It will take until early in the New Year to find out the real direction of the Doncaster property market and the effects of Brexit on the economy as a whole, the subsequent recent interest rate cuts and the availability of cheap mortgages. However, something bigger than Brexit and interest rates is the inherent undersupply of housing (something I have spoken about many times in my blog and the specific affect on Doncaster). The severe undersupply means that Doncaster property prices are likely to increase further in the medium to long term, even if there is a dip in the short term. This only confirms what every homeowner and landlord has known for decades .. investing in property is a long term project and as an investment vehicle, it will continue to outstrip other forms of investment due to the high demand for a roof over people’s heads and the low supply of new properties being built.

Market Research

87% of Doncaster Properties have 3 or more bedrooms – Problem or Opportunity?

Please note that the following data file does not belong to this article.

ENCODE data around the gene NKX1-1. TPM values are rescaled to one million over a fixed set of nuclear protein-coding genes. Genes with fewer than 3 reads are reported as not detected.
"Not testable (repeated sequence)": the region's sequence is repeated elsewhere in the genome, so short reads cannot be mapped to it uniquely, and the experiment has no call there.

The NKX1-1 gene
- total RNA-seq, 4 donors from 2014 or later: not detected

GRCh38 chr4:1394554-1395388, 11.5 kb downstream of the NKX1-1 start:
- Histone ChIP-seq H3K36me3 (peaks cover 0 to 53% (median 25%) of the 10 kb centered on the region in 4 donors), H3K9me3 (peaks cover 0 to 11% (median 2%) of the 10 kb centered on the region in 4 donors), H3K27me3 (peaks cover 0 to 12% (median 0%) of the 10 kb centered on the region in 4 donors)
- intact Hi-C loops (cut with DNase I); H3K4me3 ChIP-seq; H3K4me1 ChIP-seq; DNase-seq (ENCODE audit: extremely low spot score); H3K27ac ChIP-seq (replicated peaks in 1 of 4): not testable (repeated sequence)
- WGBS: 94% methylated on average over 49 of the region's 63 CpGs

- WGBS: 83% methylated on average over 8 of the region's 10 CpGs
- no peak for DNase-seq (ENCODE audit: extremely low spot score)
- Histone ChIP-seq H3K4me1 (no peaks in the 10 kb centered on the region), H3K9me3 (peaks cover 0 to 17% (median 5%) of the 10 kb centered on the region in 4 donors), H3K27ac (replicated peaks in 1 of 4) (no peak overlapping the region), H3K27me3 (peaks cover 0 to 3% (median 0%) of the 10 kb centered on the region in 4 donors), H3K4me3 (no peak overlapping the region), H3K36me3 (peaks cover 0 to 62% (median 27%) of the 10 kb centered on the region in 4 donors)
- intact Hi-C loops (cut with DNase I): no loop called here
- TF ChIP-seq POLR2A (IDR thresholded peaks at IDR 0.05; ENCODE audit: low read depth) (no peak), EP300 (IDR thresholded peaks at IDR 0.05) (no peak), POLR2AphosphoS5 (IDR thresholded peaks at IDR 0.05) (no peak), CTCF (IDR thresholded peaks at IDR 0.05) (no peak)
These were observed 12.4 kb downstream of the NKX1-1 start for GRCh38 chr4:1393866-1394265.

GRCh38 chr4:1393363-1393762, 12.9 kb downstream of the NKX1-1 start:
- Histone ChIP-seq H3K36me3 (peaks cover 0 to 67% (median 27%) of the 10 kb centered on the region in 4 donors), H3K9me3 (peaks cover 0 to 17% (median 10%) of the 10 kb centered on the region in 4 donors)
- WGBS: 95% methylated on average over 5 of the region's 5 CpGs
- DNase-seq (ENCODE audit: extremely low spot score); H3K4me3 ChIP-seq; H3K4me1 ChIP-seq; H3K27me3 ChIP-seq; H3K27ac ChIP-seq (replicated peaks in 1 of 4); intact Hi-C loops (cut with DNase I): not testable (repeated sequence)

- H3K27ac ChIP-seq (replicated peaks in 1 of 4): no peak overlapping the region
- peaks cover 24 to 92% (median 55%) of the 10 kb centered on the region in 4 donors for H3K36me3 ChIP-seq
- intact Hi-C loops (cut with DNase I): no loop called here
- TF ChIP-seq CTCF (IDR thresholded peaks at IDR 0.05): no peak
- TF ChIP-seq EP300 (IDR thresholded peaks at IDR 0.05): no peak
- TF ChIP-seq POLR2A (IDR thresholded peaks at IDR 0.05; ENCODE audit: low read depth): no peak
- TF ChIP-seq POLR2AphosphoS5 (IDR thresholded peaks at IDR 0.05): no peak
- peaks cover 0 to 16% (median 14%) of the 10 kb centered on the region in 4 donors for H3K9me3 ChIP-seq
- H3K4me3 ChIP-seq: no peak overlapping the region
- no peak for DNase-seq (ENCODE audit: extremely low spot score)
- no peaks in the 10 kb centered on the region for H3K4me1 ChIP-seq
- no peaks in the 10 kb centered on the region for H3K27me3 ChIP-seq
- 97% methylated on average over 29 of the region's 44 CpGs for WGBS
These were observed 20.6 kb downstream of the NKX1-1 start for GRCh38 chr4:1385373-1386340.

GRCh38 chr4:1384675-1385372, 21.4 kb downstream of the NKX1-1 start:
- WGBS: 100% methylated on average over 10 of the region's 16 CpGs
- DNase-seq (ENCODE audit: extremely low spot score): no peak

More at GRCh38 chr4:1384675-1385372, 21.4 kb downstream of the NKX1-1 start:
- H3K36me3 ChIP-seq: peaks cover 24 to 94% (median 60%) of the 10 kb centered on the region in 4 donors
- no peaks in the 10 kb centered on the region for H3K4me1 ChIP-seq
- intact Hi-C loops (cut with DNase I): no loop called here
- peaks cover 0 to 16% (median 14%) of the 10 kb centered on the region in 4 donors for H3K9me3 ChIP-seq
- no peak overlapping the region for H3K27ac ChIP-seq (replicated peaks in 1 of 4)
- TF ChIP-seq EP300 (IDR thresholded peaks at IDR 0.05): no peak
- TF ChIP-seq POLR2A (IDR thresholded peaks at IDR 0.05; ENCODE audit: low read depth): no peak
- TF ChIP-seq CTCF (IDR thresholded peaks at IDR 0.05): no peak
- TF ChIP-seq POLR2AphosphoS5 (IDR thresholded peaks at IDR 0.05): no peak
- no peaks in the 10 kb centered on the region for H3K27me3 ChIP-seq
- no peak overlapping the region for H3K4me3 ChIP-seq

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The orthodox way of classifying property in the UK is to look at the number of bedrooms rather than its size in square metres (although now we are leaving the EU – I wonder if we can go back to feet and inches?). It seems that homeowners and tenants are happy to pay for more space. It’s quite obvious, the more bedrooms a house or apartment has, the bigger it is likely to be. The reason being not only the actual additional bedroom space, but the properties with more bedrooms tend to have larger / more reception (living) rooms. However, if you think about it, this isn’t so astonishing given that properties with more bedrooms would typically accommodate more people and therefore require larger reception rooms.


In today’s Doncaster property market, the Doncaster homeowners and Doncaster landlords I talk to are always asking me which attributes and features are likely to make their property comparatively more attractive and which ones may detract from the price. Over time, buyers’ and tenants’ wants and needs have changed. In Doncaster, location is still the No. 1 factor affecting the value of property, and a property in the best neighbourhoods, say Bessacarr, Old Cantley or Scawthorpe can command a price nearly 50% higher than a similar house in an ‘average’ area. However, after location, the next characteristic that has a significant influence on the desirability, and thus price, of property is the number of bedrooms and the type (i.e. Detached/ Semi/Terraced/Flat).